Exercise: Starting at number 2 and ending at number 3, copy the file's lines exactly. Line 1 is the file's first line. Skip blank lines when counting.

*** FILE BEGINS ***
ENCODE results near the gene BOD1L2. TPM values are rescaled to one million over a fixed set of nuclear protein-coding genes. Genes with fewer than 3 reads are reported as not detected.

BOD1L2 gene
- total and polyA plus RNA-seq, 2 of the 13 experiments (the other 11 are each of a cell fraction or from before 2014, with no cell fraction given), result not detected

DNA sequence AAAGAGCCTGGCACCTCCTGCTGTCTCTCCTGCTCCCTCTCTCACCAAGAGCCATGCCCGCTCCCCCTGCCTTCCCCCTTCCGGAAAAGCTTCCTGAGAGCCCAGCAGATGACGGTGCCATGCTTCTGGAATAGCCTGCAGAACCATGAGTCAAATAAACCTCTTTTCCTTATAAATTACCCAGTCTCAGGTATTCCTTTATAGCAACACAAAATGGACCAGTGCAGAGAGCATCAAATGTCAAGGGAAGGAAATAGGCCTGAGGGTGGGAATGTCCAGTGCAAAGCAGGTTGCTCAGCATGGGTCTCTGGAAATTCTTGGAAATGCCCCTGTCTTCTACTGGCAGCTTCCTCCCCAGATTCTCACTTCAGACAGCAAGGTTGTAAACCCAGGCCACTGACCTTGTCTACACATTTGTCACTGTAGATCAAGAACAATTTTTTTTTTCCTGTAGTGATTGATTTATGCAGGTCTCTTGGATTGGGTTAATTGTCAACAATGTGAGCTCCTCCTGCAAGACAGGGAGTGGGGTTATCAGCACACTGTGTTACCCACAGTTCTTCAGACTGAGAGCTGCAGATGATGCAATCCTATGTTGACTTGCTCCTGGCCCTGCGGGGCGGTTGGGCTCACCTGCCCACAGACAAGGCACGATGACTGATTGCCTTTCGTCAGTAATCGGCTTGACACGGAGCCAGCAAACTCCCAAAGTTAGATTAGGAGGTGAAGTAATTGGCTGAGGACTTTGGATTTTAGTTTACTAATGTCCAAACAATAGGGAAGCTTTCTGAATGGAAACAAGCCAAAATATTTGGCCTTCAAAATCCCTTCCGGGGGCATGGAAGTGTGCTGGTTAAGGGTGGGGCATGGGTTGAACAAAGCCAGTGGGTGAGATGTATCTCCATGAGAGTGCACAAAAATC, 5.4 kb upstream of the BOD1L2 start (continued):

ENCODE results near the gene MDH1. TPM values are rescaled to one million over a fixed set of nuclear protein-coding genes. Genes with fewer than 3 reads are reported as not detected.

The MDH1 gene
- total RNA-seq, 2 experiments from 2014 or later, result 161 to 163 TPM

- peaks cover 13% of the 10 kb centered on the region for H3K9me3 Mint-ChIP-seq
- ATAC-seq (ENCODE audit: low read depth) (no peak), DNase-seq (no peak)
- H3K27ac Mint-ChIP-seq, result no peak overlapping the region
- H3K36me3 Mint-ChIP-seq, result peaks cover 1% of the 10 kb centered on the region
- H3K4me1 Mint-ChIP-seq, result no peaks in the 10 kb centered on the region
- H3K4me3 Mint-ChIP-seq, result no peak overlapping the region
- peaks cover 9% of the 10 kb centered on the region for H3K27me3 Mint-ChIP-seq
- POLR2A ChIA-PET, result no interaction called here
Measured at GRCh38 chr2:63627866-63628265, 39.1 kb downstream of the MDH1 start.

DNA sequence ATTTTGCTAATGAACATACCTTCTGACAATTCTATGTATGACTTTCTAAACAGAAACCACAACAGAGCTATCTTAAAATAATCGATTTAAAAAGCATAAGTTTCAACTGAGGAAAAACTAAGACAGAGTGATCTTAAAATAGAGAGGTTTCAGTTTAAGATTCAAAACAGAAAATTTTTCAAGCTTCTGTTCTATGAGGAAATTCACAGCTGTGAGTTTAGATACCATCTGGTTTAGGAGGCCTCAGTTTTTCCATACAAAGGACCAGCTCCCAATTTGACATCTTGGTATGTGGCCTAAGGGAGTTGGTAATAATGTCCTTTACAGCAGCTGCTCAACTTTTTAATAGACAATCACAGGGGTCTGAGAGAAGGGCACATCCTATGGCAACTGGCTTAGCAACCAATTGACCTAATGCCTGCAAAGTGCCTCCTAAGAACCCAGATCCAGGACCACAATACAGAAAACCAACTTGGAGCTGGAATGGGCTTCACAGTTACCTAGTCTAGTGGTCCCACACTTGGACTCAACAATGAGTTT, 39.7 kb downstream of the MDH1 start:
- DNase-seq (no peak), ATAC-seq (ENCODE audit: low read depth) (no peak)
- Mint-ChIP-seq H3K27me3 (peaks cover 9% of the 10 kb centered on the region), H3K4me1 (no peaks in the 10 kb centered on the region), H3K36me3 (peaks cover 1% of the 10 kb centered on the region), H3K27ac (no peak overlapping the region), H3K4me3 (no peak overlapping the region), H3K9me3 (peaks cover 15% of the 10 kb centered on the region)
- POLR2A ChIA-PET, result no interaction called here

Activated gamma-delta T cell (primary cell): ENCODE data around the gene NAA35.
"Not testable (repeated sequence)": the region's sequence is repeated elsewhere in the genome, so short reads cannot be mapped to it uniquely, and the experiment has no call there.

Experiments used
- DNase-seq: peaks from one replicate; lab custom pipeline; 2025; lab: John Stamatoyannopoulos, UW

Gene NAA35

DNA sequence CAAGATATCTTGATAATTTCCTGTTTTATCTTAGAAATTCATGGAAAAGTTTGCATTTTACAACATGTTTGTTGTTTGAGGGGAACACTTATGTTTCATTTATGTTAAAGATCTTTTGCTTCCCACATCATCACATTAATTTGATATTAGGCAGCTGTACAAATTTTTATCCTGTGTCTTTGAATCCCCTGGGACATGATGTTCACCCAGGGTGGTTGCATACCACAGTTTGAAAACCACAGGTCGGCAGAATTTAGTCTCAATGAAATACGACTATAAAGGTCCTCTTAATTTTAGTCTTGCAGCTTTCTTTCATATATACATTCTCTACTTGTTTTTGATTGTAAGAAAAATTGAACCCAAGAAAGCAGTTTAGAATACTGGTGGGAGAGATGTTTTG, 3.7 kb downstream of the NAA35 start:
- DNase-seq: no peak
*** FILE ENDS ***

BOD1L2 gene
- total and polyA plus RNA-seq, 2 of the 13 experiments (the other 11 are each of a cell fraction or from before 2014, with no cell fraction given), result not detected